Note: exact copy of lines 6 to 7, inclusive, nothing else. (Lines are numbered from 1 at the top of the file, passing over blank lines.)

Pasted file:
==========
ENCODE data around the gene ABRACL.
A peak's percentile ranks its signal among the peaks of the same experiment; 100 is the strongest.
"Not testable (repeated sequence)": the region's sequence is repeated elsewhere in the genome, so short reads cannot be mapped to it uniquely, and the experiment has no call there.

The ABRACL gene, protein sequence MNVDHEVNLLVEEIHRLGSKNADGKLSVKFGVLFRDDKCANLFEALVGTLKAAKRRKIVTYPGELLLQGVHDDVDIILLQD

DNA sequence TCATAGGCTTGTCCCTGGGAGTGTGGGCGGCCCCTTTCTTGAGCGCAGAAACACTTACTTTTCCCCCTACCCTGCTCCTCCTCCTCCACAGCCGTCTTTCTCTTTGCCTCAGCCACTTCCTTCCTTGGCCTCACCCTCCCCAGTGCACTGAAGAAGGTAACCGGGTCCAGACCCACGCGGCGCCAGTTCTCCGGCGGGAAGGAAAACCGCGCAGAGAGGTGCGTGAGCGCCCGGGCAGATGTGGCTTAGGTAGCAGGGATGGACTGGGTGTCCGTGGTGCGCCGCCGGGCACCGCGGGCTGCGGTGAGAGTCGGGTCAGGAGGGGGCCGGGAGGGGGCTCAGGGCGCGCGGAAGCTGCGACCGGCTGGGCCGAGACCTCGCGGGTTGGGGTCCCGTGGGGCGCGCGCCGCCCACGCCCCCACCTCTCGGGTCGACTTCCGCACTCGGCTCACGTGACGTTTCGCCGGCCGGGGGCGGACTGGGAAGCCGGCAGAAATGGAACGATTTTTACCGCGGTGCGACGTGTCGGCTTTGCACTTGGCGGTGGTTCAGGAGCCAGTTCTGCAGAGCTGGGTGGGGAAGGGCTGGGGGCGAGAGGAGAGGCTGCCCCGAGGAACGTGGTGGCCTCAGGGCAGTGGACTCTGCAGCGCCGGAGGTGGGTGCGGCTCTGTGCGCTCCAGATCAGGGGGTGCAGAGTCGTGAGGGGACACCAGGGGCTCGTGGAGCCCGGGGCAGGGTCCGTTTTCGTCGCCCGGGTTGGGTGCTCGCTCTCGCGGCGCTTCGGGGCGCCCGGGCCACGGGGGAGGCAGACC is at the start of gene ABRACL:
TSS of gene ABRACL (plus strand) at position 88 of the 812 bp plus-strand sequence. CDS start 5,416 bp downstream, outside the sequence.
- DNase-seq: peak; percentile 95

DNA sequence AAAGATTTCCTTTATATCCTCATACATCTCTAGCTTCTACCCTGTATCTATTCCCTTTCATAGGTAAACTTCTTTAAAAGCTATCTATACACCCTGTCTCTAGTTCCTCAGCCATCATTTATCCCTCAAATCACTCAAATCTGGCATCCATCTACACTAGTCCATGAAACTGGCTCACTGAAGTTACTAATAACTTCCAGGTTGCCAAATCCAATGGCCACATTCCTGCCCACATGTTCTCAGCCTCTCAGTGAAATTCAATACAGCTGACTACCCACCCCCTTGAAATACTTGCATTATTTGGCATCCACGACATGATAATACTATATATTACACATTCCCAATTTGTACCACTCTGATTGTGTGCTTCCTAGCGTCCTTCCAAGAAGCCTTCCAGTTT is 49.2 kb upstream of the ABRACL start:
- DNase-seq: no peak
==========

TSS of gene ABRACL (plus strand) at position 88 of the 812 bp plus-strand sequence. CDS start 5,416 bp downstream, outside the sequence.
- DNase-seq: peak; percentile 95